Amyotrophic Lateral Sclerosis (ALS) is one of the most aggressive neurodegenerative diseases and is now recognized as a multisystem network disorder with impaired connectivity. Further research for the understanding of the nature of its cognitive affections is necessary to monitor and detect the disease, so this work provides insight into the neural alterations occurring in ALS patients during a cognitive task (P300 oddball paradigm) by measuring connectivity and the power and latency of the frequency-specific EEG activity of 12 ALS patients and 16 healthy subjects recorded during the use of a P300-based BCI to command a robotic arm. For ALS patients, in comparison to Controls, the results (p < 0.05) were: an increment in latency of the peak ERP in the Delta range (OZ) and Alpha range (PO7), and a decreased power in the Beta band among most electrodes; connectivity alterations among all bands, especially in the Alpha band between PO7 and the channels above the motor cortex. The evolution observed over months of an advanced-state patient backs up these findings. These results were used to compute connectivity- and power-based features to discriminate between ALS and Control groups using Support Vector Machine (SVM). Cross-validation achieved a 100% in specificity and 75% in sensitivity, with an overall 89% success.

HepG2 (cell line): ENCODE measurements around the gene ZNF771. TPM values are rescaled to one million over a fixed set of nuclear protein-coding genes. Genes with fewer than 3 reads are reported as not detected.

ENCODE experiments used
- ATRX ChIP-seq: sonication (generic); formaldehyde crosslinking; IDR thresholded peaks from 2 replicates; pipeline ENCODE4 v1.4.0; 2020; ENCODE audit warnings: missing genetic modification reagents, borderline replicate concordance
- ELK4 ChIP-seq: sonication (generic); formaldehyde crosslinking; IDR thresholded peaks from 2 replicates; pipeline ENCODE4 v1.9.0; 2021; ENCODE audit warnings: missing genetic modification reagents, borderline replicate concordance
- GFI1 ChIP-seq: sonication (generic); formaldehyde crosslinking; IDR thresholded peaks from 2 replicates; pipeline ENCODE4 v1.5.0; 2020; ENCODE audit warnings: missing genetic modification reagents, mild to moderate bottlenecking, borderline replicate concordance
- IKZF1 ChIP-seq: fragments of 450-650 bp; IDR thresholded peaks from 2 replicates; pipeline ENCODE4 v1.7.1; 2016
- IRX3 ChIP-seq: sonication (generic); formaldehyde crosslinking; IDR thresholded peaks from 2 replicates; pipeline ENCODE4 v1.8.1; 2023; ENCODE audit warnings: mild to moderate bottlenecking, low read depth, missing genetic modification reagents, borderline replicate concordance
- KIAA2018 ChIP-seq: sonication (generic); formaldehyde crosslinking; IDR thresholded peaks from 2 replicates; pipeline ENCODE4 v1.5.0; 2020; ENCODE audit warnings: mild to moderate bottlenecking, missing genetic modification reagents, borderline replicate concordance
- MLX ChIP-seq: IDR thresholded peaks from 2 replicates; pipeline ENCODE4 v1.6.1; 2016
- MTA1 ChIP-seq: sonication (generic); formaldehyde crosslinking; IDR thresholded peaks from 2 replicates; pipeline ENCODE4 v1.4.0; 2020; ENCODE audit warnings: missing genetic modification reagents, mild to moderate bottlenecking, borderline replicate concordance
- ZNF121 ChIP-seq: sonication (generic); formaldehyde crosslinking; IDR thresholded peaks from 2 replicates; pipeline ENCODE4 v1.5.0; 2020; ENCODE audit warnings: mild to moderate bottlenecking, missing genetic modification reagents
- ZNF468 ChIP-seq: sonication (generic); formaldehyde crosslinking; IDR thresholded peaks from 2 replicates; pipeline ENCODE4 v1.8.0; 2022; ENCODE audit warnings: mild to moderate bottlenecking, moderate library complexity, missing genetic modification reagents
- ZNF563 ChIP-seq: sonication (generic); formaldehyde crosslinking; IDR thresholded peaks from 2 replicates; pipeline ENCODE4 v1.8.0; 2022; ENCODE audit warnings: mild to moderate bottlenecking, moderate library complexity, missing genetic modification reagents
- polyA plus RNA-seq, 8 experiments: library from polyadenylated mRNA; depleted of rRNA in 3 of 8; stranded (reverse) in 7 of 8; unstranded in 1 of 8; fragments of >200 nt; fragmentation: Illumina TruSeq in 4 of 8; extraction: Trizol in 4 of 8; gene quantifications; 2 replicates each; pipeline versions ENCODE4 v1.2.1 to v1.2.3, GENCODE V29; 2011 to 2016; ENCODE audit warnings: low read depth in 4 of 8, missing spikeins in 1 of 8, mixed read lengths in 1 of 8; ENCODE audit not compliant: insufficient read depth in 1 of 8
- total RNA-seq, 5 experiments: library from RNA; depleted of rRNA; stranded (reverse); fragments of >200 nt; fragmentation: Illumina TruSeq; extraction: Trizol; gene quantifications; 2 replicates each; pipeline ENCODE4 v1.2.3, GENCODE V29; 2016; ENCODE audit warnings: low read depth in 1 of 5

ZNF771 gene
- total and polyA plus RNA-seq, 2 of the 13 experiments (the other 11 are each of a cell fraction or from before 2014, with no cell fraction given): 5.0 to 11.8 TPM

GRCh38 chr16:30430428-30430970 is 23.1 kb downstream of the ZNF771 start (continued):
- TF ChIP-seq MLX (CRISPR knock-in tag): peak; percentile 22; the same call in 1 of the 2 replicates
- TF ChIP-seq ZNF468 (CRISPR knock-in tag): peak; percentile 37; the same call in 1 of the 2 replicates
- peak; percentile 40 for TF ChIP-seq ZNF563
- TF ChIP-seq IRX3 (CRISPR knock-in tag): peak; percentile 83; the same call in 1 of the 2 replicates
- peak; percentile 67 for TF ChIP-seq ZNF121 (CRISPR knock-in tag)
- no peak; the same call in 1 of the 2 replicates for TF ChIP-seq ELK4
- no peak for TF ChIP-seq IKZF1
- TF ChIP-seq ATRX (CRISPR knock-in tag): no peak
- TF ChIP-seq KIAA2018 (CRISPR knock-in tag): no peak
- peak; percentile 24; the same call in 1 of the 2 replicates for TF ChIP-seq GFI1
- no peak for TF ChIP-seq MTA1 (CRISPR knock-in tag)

Keywords: ALS; BCI; EEG; classifier; connectivity; frequency-specific; neural.